A bomb for ‘Big Brother’

One man takes on the state.

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Alexander Turnbull Library

Carrying a red hold-all, 22-year-old Neil Roberts strode through the darkness towards the doors of Wairere House in Wanganui—home of the ‘Wanganui Computer’. It was some 25 minutes past midnight on November 18, 1982. Moments earlier, he had spray-painted words from an old revolutionary proclamation on a nearby toilet wall: “We have maintained a silence closely resembling stupidity.”

Security guards in the building’s foyer saw Roberts approach and bend down. As one of them made to ask through the intercom what he wanted, there was a flash and a deafening explosion. The force of the blast shattered the bulletproof glass doors, knocking the guards to the ground. It was so powerful that it rocked buildings 400 metres away.

Roberts had detonated what investigators believed was up to two kilograms of gelignite, using a battery pack he bought at a local service station. No staff in the building were hurt, and the computer system was undamaged, but the bomber himself had been torn apart by the explosion. The grisly remains of his chest bore a recent tattoo: “This punk won’t see 23, no future.”

It was a shocking act of protest against what many New Zealanders had come to see as a symbol of the state’s overweening desire for control. The Wanganui Computer—more correctly the National Law Enforcement System—was the country’s first centralised electronic database, and to some people it was an unsettling glimpse into the Orwellian power that digital technology handed to governments. From the moment it went live in 1976, the computer recorded personal information on all New Zealanders, including every driver’s licence, firearms licence, vehicle registration and traffic and criminal conviction—all accessible at the tap of a keyboard from computer terminals at police stations, law courts and Ministry of Transport offices around the country.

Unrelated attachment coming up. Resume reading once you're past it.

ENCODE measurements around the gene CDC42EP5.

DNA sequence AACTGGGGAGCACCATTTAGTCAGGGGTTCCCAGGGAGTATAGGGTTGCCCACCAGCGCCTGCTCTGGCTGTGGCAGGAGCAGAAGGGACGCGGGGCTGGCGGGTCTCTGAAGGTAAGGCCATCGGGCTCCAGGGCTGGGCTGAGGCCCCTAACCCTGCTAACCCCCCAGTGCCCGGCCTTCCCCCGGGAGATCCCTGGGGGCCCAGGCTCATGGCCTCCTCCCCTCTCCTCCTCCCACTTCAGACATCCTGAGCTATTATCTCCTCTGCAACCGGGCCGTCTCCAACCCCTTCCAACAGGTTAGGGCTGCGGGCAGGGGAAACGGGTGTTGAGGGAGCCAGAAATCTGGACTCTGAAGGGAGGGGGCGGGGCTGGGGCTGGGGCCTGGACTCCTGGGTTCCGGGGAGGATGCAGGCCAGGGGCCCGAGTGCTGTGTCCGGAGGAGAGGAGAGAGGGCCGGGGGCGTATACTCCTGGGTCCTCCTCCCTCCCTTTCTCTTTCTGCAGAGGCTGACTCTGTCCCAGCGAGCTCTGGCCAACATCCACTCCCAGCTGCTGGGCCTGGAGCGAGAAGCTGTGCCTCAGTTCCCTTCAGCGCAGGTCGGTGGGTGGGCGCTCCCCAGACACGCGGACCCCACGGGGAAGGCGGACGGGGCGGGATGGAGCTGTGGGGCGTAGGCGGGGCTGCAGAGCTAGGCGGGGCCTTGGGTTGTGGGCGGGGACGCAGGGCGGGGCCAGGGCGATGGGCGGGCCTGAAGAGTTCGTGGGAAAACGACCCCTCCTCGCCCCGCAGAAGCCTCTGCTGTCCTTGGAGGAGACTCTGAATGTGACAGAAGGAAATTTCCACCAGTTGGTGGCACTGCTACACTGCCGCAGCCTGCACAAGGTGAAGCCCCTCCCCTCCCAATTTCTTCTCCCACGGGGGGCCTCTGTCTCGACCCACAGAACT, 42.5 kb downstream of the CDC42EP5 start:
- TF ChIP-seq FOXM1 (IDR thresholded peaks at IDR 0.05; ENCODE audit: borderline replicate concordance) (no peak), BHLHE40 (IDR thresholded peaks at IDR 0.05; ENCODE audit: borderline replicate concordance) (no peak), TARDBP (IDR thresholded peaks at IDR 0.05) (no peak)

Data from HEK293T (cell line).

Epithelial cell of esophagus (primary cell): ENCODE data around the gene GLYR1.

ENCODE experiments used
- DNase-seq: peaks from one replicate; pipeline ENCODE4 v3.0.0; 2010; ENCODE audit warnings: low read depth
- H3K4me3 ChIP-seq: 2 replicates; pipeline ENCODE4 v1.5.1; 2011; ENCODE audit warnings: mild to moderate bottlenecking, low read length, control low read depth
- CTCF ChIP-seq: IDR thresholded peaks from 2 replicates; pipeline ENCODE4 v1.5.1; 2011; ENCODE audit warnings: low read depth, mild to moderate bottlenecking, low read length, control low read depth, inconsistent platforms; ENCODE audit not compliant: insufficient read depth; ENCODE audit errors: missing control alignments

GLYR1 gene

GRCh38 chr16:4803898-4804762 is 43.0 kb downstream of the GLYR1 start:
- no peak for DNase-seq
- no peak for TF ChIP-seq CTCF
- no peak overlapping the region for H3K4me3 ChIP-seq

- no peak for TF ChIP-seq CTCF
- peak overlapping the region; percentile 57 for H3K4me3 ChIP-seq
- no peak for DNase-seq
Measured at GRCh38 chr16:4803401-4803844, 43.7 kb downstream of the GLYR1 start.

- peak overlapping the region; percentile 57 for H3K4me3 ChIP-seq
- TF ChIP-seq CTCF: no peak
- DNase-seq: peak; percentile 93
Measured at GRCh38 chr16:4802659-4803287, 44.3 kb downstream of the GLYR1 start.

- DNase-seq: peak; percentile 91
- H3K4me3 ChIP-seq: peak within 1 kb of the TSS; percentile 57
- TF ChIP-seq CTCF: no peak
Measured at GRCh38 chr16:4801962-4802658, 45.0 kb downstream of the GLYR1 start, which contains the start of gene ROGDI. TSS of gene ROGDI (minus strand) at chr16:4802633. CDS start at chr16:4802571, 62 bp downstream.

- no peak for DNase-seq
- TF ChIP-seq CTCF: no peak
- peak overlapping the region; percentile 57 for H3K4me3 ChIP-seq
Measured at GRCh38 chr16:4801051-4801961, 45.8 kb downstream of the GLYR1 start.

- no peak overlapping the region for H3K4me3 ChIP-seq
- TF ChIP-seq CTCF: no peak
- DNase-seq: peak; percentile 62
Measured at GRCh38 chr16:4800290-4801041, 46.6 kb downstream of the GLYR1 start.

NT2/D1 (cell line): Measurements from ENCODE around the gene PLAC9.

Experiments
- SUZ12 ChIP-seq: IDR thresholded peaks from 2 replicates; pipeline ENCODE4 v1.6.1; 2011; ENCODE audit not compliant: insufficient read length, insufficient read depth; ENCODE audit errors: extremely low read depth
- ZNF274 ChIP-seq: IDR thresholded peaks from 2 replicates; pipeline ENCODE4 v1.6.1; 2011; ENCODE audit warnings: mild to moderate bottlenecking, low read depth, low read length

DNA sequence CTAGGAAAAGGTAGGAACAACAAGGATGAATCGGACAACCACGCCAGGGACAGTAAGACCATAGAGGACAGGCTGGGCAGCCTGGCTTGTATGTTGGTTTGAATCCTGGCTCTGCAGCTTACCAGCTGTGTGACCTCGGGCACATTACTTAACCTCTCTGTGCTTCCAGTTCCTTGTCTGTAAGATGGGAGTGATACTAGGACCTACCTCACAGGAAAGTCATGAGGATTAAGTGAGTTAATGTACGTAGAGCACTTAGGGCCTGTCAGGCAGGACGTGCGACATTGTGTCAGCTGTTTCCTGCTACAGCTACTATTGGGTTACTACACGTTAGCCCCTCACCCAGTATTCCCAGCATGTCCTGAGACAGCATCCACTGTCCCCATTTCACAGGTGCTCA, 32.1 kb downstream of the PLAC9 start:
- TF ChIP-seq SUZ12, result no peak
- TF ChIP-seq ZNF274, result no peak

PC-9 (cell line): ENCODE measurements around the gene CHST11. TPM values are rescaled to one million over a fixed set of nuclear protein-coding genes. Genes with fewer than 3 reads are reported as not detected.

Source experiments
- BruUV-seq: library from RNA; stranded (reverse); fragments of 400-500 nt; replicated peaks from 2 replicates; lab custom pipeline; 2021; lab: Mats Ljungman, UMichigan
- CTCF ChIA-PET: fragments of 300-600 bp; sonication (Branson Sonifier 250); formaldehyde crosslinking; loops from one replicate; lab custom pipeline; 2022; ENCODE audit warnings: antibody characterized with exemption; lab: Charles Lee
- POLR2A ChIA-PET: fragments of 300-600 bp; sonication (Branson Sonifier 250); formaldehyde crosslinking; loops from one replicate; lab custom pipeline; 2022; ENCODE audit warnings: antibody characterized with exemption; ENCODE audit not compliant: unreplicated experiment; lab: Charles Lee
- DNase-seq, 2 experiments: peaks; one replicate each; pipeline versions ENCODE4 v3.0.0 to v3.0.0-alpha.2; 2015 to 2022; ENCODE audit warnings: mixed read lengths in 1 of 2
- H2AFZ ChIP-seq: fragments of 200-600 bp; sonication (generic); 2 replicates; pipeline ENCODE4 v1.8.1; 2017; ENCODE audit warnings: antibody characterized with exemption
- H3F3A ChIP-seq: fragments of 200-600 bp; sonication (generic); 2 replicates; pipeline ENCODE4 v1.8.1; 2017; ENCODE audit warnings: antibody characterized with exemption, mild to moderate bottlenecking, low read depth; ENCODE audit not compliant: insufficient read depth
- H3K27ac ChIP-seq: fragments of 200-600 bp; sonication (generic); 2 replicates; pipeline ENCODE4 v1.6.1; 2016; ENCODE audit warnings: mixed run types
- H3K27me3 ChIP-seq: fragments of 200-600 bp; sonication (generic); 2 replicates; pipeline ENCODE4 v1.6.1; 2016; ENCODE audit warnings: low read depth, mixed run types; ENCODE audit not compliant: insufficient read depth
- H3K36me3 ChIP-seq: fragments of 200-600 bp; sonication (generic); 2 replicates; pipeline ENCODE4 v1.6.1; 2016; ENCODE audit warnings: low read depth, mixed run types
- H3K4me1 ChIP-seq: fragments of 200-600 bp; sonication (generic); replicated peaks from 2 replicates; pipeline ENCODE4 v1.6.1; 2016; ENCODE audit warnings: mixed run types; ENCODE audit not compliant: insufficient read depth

Hailed by the then-Minister of Police, Allan McCready, as “probably the most significant crime-fighting weapon ever brought to bear against lawlessness in this country”, the Wanganui Computer operated around the clock and at its peak employed 150 people. It was decommissioned in 2005.

By the time Roberts decided to act, the country was in social foment, polarised by the divisive policies of the Prime Minister, Robert Muldoon, which culminated in the Springbok rugby tour of 1981. Roberts had taken part in demonstrations against the tour and against what he considered to be the government’s increasingly authoritarian behaviour. However, police determined that in bombing Wairere House, he had acted alone.

The ground-breaking National Law Enforcement System had its own legislation—the Wanganui Computer Centre Act (1976), which was an attempt to ease concerns about the aggregation of personal information. Eventually this was replaced by the Privacy Act (1993).

These days, the keeping of publicly available records on a centralised database is more or less taken for granted, but the prickly issue of privacy won’t go away. Calls for the Privacy Act to be updated to reflect the reality of the digital age are growing amid revelations of large-scale clandestine snooping by the so-called “Five Eyes” alliance. This alliance originated in an intelligence-sharing arrangement between Britain, Australia, New Zealand, Canada and the United States in the Second World War. Leaked secret documents show that, in an ominous echo of George Orwell’s 1984, it has evolved into a programme for the mass surveillance of citizens.

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